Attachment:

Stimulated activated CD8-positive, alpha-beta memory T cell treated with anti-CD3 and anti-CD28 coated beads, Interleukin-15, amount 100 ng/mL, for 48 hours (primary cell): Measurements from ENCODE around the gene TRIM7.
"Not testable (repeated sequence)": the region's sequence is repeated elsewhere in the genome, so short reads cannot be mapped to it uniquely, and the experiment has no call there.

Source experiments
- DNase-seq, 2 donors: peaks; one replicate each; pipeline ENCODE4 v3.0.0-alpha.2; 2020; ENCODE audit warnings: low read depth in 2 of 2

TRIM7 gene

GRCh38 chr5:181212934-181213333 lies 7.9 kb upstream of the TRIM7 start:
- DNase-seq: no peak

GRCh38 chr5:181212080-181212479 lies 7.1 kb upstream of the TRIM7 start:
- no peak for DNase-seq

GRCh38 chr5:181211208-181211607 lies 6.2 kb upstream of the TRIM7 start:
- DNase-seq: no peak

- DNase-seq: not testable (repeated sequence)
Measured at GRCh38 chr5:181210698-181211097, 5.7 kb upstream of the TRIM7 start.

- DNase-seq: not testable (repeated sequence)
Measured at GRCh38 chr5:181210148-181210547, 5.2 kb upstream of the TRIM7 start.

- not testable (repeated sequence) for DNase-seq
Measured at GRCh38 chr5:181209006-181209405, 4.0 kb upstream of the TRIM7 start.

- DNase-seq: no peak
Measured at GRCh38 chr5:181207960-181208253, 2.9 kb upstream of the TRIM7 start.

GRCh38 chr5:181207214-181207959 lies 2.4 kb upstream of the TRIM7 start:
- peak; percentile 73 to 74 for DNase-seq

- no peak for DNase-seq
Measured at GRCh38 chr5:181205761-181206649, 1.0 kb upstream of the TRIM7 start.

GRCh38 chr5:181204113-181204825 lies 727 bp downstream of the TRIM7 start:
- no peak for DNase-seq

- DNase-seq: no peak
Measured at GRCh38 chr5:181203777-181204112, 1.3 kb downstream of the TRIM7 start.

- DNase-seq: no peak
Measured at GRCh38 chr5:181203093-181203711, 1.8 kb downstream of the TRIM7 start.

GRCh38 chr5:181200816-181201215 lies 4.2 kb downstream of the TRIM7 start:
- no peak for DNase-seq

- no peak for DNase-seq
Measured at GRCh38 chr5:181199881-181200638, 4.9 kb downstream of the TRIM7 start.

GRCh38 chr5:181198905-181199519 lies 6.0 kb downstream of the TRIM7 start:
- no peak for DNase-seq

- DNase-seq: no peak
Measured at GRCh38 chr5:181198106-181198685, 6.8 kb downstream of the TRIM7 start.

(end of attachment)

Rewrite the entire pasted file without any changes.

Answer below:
Stimulated activated CD8-positive, alpha-beta memory T cell treated with anti-CD3 and anti-CD28 coated beads, Interleukin-15, amount 100 ng/mL, for 48 hours (primary cell): Measurements from ENCODE around the gene TRIM7.
"Not testable (repeated sequence)": the region's sequence is repeated elsewhere in the genome, so short reads cannot be mapped to it uniquely, and the experiment has no call there.

Source experiments
- DNase-seq, 2 donors: peaks; one replicate each; pipeline ENCODE4 v3.0.0-alpha.2; 2020; ENCODE audit warnings: low read depth in 2 of 2

TRIM7 gene

GRCh38 chr5:181212934-181213333 lies 7.9 kb upstream of the TRIM7 start:
- DNase-seq: no peak

GRCh38 chr5:181212080-181212479 lies 7.1 kb upstream of the TRIM7 start:
- no peak for DNase-seq

GRCh38 chr5:181211208-181211607 lies 6.2 kb upstream of the TRIM7 start:
- DNase-seq: no peak

- DNase-seq: not testable (repeated sequence)
Measured at GRCh38 chr5:181210698-181211097, 5.7 kb upstream of the TRIM7 start.

- DNase-seq: not testable (repeated sequence)
Measured at GRCh38 chr5:181210148-181210547, 5.2 kb upstream of the TRIM7 start.

- not testable (repeated sequence) for DNase-seq
Measured at GRCh38 chr5:181209006-181209405, 4.0 kb upstream of the TRIM7 start.

- DNase-seq: no peak
Measured at GRCh38 chr5:181207960-181208253, 2.9 kb upstream of the TRIM7 start.

GRCh38 chr5:181207214-181207959 lies 2.4 kb upstream of the TRIM7 start:
- peak; percentile 73 to 74 for DNase-seq

- no peak for DNase-seq
Measured at GRCh38 chr5:181205761-181206649, 1.0 kb upstream of the TRIM7 start.

GRCh38 chr5:181204113-181204825 lies 727 bp downstream of the TRIM7 start:
- no peak for DNase-seq

- DNase-seq: no peak
Measured at GRCh38 chr5:181203777-181204112, 1.3 kb downstream of the TRIM7 start.

- DNase-seq: no peak
Measured at GRCh38 chr5:181203093-181203711, 1.8 kb downstream of the TRIM7 start.

GRCh38 chr5:181200816-181201215 lies 4.2 kb downstream of the TRIM7 start:
- no peak for DNase-seq

- no peak for DNase-seq
Measured at GRCh38 chr5:181199881-181200638, 4.9 kb downstream of the TRIM7 start.

GRCh38 chr5:181198905-181199519 lies 6.0 kb downstream of the TRIM7 start:
- no peak for DNase-seq

- DNase-seq: no peak
Measured at GRCh38 chr5:181198106-181198685, 6.8 kb downstream of the TRIM7 start.